1 – The hunt is ‘applied’ nature conservation
False! Hunters exploit nature; they do NOT conserve it. At the most they preserve the species which are of interest to them as prey. As a matter of interest – German hunters discharge tons of highly toxic lead in the countryside annually– not a bad contribution to conservation!
2 – Hunting is necessary to regulate wild animal numbers
False! Population regulation is not achieved through hunting but takes place as a result of infectious diseases, inter-racial competition and shortage of food in winter. In areas of Europe where hunting is forbidden, for example the extensive Italian National parks or in the Swiss Canton of Geneva, excessive populations of wild animals have not been recorded to date.
3 – Hunting takes care of annual surpluses
Only partly true. The estimation of surplus populations can only be estimated, and then not completely accurately, for permanent populations of certain species (in Germany Fallow, Red and Roe deer). No one can forecast the size of the annual arctic geese and duck populations which overwinter in our climes, and which are enthusiastically hunted here, as the breeding success can vary greatly from season to season.
4 – No species is actively endangered by Hunting
False! Many species which are still legally hunted in Germany (Brown Hare, Pine Marten, Woodcock and Grey Partridge) are on the national or regional Red Lists of endangered species. Hunting is not of course the only threat; but it is not exactly conducive to their conservation.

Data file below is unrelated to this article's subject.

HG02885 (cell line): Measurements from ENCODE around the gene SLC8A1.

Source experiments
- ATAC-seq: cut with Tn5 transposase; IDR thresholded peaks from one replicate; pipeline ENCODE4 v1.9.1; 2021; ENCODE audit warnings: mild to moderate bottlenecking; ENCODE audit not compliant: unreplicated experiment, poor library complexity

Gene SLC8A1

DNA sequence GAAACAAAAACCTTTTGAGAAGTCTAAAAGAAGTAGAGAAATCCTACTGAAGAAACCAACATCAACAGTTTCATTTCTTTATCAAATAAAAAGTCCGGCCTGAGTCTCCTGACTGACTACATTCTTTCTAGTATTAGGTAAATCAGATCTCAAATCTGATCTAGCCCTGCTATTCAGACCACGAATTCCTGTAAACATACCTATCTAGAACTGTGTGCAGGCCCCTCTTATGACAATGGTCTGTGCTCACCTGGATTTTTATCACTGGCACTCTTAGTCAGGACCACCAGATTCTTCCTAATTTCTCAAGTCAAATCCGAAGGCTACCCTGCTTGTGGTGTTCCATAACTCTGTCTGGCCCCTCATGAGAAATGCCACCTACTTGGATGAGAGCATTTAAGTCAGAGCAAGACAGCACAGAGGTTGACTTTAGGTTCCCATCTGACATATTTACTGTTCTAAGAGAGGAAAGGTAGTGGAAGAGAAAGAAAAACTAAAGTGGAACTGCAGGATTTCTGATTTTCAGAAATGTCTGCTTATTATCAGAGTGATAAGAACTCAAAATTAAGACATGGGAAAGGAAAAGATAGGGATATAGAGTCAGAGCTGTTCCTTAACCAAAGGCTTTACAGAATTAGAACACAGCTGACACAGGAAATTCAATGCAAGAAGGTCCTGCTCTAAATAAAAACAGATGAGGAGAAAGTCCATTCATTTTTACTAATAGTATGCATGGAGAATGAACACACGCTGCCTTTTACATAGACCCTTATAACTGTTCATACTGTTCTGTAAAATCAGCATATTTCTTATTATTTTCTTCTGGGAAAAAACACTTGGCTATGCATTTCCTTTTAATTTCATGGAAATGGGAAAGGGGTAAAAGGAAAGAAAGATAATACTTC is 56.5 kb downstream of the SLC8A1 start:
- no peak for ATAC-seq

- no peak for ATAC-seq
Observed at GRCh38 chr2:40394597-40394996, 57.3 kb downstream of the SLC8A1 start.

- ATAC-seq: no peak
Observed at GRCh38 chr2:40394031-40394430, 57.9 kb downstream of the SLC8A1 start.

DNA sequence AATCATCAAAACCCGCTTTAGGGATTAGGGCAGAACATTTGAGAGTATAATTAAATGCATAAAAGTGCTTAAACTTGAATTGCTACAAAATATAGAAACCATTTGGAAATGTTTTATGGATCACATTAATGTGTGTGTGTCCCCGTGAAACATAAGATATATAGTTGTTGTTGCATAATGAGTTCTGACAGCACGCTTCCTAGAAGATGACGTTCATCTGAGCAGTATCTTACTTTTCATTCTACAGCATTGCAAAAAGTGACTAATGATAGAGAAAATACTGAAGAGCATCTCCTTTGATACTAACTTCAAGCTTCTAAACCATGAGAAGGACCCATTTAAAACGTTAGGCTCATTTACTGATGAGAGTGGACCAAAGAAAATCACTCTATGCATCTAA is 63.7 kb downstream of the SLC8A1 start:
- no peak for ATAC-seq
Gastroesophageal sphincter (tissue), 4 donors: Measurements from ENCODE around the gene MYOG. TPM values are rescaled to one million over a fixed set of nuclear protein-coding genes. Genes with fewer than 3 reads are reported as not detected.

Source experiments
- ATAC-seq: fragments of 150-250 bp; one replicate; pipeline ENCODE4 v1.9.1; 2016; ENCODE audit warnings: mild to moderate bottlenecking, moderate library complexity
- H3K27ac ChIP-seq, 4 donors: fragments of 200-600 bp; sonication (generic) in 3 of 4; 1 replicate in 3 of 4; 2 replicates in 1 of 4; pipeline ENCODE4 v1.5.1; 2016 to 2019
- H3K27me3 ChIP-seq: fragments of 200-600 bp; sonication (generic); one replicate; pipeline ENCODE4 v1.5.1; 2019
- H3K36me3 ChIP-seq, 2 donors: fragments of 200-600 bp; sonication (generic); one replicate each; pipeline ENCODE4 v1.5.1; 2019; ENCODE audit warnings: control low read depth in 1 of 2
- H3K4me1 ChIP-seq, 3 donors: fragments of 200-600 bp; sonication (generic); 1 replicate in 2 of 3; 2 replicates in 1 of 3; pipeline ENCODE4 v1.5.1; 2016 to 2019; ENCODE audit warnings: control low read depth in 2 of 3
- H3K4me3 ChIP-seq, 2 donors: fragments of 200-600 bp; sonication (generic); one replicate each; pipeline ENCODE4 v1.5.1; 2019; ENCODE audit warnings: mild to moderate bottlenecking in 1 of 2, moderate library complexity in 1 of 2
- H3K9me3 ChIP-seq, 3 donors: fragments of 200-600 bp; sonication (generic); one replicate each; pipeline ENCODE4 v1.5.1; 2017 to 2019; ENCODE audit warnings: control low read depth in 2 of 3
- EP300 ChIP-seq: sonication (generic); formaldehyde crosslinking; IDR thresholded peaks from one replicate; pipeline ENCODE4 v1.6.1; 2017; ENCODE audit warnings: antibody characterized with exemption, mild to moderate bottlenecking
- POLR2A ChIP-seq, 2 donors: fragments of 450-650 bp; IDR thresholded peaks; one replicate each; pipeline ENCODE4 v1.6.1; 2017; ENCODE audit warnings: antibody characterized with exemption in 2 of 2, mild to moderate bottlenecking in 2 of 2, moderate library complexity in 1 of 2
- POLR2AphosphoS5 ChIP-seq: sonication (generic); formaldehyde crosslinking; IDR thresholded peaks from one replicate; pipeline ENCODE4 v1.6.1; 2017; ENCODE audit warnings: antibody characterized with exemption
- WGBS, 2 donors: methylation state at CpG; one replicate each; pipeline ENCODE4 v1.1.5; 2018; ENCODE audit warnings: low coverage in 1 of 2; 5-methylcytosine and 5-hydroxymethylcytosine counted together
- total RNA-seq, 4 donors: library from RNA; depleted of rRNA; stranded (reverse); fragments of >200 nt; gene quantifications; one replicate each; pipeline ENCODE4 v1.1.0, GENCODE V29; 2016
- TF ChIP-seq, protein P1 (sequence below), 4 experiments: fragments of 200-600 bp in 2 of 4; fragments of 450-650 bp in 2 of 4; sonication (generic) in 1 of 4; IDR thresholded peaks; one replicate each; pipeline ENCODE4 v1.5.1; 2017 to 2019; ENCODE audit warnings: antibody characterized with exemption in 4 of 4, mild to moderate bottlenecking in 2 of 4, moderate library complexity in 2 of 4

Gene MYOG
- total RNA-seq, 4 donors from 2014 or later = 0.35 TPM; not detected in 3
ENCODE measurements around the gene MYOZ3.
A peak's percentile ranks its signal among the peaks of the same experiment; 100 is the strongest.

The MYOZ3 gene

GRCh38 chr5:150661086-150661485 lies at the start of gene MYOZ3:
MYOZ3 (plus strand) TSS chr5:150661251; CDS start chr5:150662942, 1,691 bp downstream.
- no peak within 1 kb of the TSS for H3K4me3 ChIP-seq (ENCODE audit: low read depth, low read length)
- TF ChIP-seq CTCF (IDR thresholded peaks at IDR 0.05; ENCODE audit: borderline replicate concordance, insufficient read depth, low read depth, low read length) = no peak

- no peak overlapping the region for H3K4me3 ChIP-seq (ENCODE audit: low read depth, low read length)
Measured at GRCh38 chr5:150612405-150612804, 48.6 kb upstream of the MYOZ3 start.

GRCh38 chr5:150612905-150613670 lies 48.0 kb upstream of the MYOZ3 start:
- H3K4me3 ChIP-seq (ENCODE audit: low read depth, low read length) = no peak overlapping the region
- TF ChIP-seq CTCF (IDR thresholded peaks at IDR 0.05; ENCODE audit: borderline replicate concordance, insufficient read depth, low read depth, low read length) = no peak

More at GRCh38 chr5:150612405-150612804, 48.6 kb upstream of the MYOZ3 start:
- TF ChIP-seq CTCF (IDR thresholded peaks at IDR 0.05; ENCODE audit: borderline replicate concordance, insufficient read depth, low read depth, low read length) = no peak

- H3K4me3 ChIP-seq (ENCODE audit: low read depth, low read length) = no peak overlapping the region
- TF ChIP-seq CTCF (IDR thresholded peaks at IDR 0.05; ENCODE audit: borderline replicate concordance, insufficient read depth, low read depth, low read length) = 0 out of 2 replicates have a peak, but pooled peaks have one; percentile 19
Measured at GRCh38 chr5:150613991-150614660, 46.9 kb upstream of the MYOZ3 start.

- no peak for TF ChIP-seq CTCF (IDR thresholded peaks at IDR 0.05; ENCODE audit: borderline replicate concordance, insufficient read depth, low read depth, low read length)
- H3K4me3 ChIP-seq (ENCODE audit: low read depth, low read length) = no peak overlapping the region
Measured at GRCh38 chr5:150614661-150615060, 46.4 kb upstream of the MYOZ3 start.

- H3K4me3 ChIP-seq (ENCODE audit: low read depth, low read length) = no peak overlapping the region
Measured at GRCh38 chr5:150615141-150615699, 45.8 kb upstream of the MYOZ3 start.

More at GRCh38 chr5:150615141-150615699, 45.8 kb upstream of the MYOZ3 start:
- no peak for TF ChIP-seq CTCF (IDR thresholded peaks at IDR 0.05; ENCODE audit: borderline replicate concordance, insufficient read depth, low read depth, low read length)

5 – Hunters are a substitute for the extinct predators
False! Predators prefer old, sick and weak animals and thereby assist in preserving a healthy wild animal population. A hunter, who shoots over long distances, can seldom determine if an animal is sick or old. Hunters kill according to other criteria – for example deer with particularly well-developed antlers. In addition the annual killing of some 700,000 martens, foxes and weasels decimates the few remaining predators.
6 – Hunting is our Heritage
Perhaps. Heritage has been defined as “the sum of the national intellectual and artistic expression…” and “…its way of life, upbringing and educational development” (Duden, Vol 5, 1982). It can safely be left to each citizen’s personal judgement as to whether the killing of wild animals fits this description.
7 – Hunting prevents damage to the natural environment by wild animals
False! The opposite is often the case. Unnatural provision of food in winter for deer and wild boar can lead to a tenfold increase in population which leads to massive damage to the environment. Hunting also leads to great expenditure of energy by wild animals which increases their feeding requirements and the collateral natural damage.
8 – Hunting is also necessary within nature reserves
False! In almost every other country in the world hunting in nature reserves is forbidden, and there are no signs that the natural balance is threatened. In the few nature reserves that exist in Germany the wildlife should also be free from human persecution.
9 – The hunting license examination is a form of ‘green’ matriculation
False! The one-sided and ideologically coloured knowledge that the examinee is required to learn would not enable him or her to achieve a pass mark in a basic biology exam.
10 – Hunting follows the principles of ‘German sportsmanship’
Correct! Unfortunately no one can define exactly what these ‘sporting principles’ are. There is no legal definition – each individual hunter applies them - enthusiastically - according to his or her own interpretation.